So we write about time travel to the past, but not all of us do it the same way. You see, time travel creates logic problems called time paradoxes. We all know the famous ones, which are related to the idea of killing someone necessary for our own existence. Kill your virginal grandparent, and you can’t exist, but if you don’t exist, who killed the grandparent? And what about all the other people whose lives change because gramps is no longer around? Your one action prevents a growing chain of events, each of which spreads out into a web of others.
So then what?
In fiction, a time travel plot comes from the way a past action can change the future. In some stories, it does. In others, the characters try to prevent it. In yet others, they try to redirect events to produce a more desirable history. All these stories are potentially interesting if they are done properly. Let’s get into some examples.
Classic time travel stories can be found in Star Trek: The Original Series. These are aimed at using the characters’ ingenuity to preserve the timeline. “Tomorrow is Yesterday” follows the classic pattern. The Enterprise crew is thrown back in time to 1969 and accidentally captures a pilot who has a crucial role to play in earth history. Once they are returning back to their original time, they use the transporter to put him back in place in a way that prevents his ever having come aboard. This isn’t fully logical (sorry, Spock!) because if the pilot never came aboard Enterprise, then no one should remember, but our heroes do. This is a fun story and a great episode, however. In “Assignment: Earth,” a kind of sequel, the ship returns on purpose to 1968 to conduct historical research, only to get sucked into the activities of characters from a failed attempt to launch another show and wind up having to do the best they can to avoid disrupting a timeline even though they don’t fully understand it. This is, again, logically silly, but entertaining, and worth watching also for an early-career appearance of actress Teri Garr, who in my opinion is totally dreamy.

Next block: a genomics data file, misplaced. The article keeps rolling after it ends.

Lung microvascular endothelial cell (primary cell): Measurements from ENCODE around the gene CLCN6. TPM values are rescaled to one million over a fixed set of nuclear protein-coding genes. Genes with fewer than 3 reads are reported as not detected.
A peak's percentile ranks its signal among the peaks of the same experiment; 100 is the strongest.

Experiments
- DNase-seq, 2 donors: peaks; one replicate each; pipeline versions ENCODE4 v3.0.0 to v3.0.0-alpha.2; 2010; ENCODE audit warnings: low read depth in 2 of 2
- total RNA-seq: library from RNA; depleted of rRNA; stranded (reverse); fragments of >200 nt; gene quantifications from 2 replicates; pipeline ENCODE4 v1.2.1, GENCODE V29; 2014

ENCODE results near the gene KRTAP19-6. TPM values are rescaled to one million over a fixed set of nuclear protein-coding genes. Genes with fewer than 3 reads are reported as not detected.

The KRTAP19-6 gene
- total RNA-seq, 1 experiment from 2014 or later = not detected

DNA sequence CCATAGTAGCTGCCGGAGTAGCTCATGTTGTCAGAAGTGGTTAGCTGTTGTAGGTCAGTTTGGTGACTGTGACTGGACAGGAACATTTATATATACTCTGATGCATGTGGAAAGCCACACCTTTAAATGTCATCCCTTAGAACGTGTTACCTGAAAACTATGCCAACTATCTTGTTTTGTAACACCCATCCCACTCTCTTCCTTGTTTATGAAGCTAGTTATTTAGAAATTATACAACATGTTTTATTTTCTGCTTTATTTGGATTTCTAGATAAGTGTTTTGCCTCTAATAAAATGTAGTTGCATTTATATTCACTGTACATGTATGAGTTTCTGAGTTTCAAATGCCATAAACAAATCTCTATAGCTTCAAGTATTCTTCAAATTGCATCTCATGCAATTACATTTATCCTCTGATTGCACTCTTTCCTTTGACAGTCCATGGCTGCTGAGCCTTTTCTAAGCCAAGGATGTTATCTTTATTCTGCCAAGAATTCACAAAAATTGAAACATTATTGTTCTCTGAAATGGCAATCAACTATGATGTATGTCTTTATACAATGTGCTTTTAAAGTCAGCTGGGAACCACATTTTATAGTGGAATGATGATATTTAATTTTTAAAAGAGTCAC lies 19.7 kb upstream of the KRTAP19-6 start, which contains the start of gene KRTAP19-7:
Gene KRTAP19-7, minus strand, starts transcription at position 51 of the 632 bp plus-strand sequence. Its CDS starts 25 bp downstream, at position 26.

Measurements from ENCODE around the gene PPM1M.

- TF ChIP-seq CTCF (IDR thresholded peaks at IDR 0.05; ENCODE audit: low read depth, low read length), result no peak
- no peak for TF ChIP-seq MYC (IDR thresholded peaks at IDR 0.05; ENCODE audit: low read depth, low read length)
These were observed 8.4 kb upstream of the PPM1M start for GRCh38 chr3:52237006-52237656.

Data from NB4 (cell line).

The best, by popular consensus, of the ST:TOS time travel stories is “City on the Edge of Forever,” credited to Harlan Ellison although his idea was almost completely dismantled by four other writers. The story won numerous awards, deservingly so on the whole. An alien technology throws Kirk, Spock, and McCoy into 20th century New York, where Kirk must sacrifice his love affair with a social worker, Edith Keeler. Kirk allows Edith, played by soap opera star Joan Collins, to die so that history can work out properly. This story of nobility and tragedy is generally considered the best episode of the original series. (You can see Edith, recast, interacting with Kirk years later in the Star Trek Continues episode “Divided We Stand.”) Although it is a must-seek if you like Star Trek, even “City” is logically flawed, because, like many other stories of its type, it assumes that only great people matter to the course of events. But really, anything can matter.
This is called the butterfly effect, name courtesy of scientist Edward Lorenz. Lorenz wrote:
“One meteorologist remarked that if the theory were correct, one flap of a sea gull’s wings would be enough to alter the course of the weather forever. The controversy has not yet been settled, but the most recent evidence seems to favor the sea gulls.” In other words, any tiny change in the known course of the past can change anything.